Processional Cross

Ethiopia, Gondar. Late 18th century
Museum Purchase

Christianity came to Ethiopia in 325 AD making it Africa’s longest Christian tradition. Crosses are carried in processions during annual festivals and church services as symbols of triumph, as instruments of protection, and as objects of devotion. This particular type of cross, cut from flat sheets of metal welded and riveted to a shaft and decorated with incised images, first appeared during the Gondarian period established by emperor Fasilädäs (reigned 1632-67).

Individuals commission crosses and donate them to the church. The donor of this cross is depicted lying prostrate beneath the crucifixion. An inscription, written in Ge‘ez (Ethiopian liturgical language), identifies him by name and reads: “How Arkä Mär‘awi made supplication.”

The imagery incised on both sides of the cross serves protective and devotional functions. One example is the Kwer’atä Reesu, seen in the image on the left hand side. It is an icon that depicts Christ wearing the crown of thorns and performing a gesture of acceptance. This icon represented Ethiopian emperors from the 17th century onwards. It was housed in the imperial palace at Gondar and was carried into battle for protection. To the right of the Kwer’atä Reesu is a symbol of triumph, the Anastasis, where a resurrected Christ blesses Adam and Eve as they emerge from limbo. The principle image on the reverse side of the cross is Our Lady Mary with her Beloved Son in a pose based on a painted icon in the Church of Santa Maria Maggiore, Rome.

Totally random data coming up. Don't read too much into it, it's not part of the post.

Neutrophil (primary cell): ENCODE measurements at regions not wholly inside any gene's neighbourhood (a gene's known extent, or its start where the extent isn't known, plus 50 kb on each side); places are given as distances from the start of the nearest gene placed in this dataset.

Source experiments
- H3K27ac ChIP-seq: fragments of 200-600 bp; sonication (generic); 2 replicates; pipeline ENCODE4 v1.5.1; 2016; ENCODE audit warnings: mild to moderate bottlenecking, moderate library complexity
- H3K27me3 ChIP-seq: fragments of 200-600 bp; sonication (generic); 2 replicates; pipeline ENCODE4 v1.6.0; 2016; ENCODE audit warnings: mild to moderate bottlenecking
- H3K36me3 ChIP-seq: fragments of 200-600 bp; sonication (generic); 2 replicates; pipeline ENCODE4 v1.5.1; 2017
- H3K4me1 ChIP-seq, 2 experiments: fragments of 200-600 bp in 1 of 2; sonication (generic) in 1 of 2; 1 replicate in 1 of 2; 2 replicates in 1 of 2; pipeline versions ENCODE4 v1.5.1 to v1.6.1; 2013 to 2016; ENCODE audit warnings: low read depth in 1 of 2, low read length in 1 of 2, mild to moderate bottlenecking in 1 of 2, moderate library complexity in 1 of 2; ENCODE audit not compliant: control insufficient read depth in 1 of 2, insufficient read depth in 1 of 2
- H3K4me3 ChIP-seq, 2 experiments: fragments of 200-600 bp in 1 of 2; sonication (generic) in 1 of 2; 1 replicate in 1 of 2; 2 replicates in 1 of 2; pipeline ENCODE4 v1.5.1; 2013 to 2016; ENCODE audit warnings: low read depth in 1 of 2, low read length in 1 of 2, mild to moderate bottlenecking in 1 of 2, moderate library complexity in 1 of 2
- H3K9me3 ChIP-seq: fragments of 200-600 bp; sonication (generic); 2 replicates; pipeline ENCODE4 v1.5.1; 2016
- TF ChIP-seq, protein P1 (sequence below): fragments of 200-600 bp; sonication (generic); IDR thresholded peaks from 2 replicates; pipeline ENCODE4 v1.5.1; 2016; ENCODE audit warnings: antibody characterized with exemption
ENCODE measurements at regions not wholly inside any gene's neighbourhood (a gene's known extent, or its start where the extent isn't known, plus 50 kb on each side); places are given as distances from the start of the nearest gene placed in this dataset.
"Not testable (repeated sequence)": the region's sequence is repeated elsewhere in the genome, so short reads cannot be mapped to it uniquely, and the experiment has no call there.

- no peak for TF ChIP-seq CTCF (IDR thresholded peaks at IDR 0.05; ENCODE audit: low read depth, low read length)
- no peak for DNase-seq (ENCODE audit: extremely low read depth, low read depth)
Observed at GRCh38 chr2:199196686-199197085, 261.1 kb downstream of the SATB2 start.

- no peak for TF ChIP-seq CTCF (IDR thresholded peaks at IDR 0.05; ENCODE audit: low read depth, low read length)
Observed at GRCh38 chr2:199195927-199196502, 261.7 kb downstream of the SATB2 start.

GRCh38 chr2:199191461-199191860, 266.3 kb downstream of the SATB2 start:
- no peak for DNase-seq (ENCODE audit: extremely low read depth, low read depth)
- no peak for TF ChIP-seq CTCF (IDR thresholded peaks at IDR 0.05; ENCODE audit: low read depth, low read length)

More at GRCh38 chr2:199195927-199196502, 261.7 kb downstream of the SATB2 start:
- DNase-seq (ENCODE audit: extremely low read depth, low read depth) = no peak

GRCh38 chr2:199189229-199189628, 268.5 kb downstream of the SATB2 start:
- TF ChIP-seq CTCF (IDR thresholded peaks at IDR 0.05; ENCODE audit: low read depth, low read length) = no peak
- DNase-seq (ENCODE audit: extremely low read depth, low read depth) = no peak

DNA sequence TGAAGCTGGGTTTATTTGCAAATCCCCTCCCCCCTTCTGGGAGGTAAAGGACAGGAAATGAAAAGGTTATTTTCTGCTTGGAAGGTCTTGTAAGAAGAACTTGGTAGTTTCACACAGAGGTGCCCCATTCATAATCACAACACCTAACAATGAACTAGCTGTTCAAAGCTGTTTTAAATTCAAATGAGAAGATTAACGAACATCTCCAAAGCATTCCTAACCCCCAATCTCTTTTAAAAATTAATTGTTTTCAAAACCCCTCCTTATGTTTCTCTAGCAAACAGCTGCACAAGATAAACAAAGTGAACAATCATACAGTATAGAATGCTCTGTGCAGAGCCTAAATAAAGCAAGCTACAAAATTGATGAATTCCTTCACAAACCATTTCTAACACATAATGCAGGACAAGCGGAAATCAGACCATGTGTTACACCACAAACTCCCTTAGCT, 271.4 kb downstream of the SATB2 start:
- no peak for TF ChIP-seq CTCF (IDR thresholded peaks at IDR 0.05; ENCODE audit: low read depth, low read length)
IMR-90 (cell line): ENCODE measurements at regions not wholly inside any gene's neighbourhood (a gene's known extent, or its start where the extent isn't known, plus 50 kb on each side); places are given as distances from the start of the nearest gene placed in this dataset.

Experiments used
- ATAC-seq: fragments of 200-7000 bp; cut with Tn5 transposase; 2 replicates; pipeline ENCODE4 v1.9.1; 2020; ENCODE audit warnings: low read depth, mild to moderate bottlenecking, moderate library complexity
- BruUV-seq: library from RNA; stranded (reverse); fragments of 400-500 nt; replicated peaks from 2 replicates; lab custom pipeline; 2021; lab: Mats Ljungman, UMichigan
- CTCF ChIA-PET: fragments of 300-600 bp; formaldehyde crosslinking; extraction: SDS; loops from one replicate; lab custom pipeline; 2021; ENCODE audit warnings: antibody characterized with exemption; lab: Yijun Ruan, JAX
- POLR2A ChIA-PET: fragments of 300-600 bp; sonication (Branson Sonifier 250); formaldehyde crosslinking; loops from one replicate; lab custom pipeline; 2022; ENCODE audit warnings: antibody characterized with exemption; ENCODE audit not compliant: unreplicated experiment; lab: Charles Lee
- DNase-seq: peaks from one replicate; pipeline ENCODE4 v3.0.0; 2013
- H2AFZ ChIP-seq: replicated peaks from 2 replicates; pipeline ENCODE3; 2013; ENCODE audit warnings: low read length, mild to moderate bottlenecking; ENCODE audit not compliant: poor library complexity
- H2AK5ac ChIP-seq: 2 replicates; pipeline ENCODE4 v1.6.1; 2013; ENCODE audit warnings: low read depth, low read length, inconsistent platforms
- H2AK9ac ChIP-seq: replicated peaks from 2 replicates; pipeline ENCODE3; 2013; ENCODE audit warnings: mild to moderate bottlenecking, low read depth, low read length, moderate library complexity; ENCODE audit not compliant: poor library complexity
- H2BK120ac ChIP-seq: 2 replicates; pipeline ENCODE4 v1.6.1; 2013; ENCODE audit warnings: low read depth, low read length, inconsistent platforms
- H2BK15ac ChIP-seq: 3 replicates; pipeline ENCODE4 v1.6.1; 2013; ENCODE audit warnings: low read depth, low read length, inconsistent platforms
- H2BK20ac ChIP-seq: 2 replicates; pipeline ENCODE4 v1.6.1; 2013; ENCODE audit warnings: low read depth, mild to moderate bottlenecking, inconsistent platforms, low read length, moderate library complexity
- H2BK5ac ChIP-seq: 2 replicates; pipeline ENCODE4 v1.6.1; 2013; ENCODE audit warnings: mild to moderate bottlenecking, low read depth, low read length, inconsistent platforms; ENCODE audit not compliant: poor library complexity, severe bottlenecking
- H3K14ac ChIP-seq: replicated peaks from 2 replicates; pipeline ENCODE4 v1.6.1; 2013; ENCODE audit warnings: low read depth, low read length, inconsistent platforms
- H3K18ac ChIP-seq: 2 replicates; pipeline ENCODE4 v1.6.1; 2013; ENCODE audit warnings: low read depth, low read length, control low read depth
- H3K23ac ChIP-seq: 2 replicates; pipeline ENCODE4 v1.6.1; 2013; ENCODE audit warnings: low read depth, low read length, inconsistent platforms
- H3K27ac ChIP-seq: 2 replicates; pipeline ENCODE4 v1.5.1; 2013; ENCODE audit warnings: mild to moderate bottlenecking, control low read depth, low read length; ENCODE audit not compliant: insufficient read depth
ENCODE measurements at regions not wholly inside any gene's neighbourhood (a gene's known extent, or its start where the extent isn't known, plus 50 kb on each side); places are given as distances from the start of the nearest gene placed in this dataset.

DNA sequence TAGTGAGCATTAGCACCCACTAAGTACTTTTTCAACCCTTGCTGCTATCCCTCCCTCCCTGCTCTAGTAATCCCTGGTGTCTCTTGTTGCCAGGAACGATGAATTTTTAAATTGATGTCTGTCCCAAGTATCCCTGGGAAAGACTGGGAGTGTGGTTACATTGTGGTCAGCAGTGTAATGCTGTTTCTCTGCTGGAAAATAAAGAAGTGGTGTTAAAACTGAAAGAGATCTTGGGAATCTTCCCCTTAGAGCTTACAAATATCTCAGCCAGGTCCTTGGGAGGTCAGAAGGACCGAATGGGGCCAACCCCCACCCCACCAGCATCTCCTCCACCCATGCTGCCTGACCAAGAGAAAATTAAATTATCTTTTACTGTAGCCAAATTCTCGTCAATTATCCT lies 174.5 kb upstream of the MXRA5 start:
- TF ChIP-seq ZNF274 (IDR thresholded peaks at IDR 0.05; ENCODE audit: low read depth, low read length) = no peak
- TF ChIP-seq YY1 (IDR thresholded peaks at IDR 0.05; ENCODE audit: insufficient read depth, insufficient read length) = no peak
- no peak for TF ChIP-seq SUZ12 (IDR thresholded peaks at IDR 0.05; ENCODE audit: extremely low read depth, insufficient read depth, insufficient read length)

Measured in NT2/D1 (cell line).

Reproductions of this icon entered Ethiopia around 1570 in the form of prints circulated by Jesuit missionaries. The image underwent various transformations in the Ethiopian context, such as the addition of winged seraphims flanking mother and child.

The protective image of Saint George killing the dragon to save a maiden appears below and to the left of the Madonna and child. On the right-hand side is another devotional image -- the Holy Trinity set within a frame featuring the four evangelists. A saint and angel appear on the transverse arms of the cross. These arms are designed to support fabric dressings required for all processional crosses.